Johannes Gutenberg is generally thought to be the inventor of the moveable type printing press in the 1400s. The idea was an extension of wood block printing which was the cutting edge in communications technology of that era. Over time, Gutenburg refined the process to use metal type in search of print clarity, and with his "screw press," he printed 180 copies of the Bible as his first mass-produced project.
Completing the set of the 1,282 page tomes took he and his staff – which numbered some 20 artisans – nearly three years to complete. Only 48 copies of that original number are extant today.
Now with A23D, a 3D printed letterpress font designed by renowned type designers A2-Type and fabricated by a team of special model makers, Chalk Studios, a group of today's artisans and technologists are harkening back to that ancient process and adding an edgy twist.
Essentially a set of plastic blocks which can be used in the traditional printing process, London print shop New North Press has created the letterpress font with the idea in mind of keeping "the craft of letterpress alive."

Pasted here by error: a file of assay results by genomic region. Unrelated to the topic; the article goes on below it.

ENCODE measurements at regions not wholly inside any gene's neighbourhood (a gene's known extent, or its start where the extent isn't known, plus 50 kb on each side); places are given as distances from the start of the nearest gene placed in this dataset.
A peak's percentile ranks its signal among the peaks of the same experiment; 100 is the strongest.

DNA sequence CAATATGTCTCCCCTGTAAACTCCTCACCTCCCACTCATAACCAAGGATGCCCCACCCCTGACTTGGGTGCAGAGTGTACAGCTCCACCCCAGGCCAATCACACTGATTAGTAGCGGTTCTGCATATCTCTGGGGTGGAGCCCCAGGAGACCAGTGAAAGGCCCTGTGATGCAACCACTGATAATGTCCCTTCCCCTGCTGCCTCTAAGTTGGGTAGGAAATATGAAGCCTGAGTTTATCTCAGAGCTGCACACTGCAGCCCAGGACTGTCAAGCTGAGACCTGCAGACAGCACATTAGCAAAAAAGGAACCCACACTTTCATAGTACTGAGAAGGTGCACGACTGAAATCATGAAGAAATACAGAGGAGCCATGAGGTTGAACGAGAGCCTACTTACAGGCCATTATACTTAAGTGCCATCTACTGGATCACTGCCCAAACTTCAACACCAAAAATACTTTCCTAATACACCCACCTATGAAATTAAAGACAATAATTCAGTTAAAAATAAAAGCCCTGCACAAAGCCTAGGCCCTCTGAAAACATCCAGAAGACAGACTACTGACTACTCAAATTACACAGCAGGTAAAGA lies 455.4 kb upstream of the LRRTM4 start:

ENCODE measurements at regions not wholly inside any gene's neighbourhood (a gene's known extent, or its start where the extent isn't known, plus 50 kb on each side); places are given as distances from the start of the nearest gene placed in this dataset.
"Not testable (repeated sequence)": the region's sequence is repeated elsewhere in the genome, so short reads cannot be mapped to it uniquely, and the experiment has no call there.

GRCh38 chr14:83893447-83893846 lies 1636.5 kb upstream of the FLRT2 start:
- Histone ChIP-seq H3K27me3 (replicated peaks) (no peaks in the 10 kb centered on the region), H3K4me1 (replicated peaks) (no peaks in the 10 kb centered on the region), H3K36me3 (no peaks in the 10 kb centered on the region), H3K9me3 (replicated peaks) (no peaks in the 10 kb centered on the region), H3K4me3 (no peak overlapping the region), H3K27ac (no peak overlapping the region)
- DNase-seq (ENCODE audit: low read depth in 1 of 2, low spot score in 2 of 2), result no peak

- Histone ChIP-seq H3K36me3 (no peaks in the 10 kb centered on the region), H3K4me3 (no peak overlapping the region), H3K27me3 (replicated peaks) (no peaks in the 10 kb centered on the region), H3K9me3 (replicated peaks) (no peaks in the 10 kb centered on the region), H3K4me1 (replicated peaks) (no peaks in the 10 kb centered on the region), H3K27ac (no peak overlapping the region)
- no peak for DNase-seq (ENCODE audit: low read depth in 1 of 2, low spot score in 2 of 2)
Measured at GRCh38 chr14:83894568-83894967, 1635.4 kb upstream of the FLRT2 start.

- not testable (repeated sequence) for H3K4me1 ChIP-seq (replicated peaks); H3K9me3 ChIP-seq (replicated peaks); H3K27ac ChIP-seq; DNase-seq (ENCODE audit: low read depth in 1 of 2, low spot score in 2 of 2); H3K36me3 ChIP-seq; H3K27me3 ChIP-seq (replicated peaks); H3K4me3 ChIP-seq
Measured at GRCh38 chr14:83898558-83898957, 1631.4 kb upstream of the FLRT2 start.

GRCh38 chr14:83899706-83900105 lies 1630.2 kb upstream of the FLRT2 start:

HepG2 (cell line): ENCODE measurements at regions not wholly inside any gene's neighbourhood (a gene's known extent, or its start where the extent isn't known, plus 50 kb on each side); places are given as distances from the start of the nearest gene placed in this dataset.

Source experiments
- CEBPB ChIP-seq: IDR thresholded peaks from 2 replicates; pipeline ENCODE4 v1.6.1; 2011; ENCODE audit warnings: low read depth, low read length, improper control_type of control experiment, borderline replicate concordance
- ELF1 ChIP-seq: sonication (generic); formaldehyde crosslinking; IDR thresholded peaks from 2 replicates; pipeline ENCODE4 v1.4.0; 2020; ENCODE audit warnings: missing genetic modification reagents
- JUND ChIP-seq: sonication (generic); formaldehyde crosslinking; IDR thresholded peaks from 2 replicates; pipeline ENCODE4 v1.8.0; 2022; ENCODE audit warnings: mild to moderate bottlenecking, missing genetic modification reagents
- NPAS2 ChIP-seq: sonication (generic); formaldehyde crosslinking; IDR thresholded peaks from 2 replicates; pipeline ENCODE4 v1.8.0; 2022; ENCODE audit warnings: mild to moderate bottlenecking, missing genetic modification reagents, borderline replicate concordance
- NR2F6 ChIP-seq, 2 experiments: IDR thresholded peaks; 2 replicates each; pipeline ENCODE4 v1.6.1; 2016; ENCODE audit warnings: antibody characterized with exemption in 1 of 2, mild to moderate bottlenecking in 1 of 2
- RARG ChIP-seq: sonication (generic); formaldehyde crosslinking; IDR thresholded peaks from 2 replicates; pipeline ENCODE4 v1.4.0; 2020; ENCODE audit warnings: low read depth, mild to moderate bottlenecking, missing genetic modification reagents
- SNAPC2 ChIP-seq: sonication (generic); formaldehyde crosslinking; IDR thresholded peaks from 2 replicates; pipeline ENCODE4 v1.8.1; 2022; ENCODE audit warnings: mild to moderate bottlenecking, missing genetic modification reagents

Graphic designer Richard Ardagh and Henrik Kubel were the driving force behind the idea, and while 'letterpress' printing evokes the days of wood and metal type, this new type was made from white 'chemiwood' and 3D printed.
The A23D type was commissioned by Ardagh of New North Press, and it was designed by renowned type designers Scott Williams and Henrik Kubel, of A2-Type.
Ardagh said he began thinking about the intersection of two-dimensional printing processes and 3D printing as far back as 2010 during an exhibit of vintage presses. Following discussions with a commercial litho printer who had a contact with a firm which used 3D printing to make customizable dolls, it dawned on Ardagh that it might be possible to use that same process to make packaging which featured raised type.
It was a short leap from that, Ardagh says, to musing about whether or not it would be possible to 3D print a letterpress font which would form a bridge of sorts to connect the oldest and the latest print technologies. While Ardagh says printers have talked about utilizing 3D printing to recreate and repair existing type collections, he wanted to do "something looking forwards."
But there were technical challenges to be met as the type would have to withstand the pressure inherent in the letterpress process and still be capable of rendering fine detail. According to Ardagh, the project team tried selective laser sintering, but settled on Polyjet printing before they achieved the desired combination of characteristics.
"There's so much you can achieve with it now and it's developing so fast. I'd be fascinated to find out what's possible in five or ten years time," Ardagh told Creative Review. "Before this, I was interested in 3D printing, but the majority of uses – apart from some fantastic medical ones – just seemed unnecessary."